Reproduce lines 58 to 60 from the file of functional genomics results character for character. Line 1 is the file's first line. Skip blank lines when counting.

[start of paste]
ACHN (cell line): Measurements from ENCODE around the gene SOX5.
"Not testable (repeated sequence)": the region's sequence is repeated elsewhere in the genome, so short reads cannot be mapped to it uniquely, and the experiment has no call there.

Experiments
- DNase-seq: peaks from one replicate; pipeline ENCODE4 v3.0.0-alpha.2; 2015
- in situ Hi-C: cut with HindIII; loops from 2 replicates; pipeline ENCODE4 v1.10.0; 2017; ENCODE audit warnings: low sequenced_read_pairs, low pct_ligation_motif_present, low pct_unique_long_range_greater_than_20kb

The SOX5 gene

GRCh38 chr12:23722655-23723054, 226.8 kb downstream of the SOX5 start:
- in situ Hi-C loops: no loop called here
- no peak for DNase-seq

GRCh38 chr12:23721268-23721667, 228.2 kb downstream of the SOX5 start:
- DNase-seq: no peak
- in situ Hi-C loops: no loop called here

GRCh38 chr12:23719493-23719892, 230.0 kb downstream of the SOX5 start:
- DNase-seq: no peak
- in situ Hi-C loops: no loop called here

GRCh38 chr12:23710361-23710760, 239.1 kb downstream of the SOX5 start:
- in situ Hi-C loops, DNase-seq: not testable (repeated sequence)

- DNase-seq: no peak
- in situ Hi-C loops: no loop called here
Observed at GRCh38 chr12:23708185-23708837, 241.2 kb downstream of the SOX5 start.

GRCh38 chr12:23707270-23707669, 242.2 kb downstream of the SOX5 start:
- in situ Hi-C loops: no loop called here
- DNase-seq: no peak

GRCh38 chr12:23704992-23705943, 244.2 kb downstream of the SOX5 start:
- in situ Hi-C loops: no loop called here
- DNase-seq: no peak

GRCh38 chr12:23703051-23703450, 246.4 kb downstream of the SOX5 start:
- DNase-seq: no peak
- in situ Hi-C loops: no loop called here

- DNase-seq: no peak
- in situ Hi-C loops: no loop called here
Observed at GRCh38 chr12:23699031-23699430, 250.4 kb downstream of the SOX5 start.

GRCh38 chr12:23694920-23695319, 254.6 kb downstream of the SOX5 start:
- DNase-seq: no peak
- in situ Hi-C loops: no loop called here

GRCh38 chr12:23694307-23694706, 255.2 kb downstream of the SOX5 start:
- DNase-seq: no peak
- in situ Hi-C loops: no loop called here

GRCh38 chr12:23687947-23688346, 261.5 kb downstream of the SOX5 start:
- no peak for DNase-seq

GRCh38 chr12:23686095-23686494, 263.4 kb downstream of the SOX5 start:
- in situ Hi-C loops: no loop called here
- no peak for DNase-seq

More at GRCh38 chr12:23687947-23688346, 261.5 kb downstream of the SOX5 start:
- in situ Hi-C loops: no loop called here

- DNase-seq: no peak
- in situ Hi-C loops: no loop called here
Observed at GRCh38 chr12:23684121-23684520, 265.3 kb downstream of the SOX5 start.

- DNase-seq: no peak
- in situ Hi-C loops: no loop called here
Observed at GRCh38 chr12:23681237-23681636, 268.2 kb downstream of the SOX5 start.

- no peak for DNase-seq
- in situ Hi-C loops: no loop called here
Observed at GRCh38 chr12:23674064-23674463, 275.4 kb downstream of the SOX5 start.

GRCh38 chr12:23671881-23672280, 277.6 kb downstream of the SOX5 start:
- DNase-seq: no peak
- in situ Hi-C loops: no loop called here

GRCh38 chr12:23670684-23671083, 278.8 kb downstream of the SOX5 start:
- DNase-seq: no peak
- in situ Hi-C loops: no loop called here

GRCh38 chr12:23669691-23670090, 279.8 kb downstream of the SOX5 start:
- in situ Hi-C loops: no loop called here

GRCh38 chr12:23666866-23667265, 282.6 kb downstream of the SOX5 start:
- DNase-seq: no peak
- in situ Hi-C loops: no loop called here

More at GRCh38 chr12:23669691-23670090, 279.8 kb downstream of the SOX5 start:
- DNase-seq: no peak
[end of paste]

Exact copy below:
GRCh38 chr12:23670684-23671083, 278.8 kb downstream of the SOX5 start:
- DNase-seq: no peak
- in situ Hi-C loops: no loop called here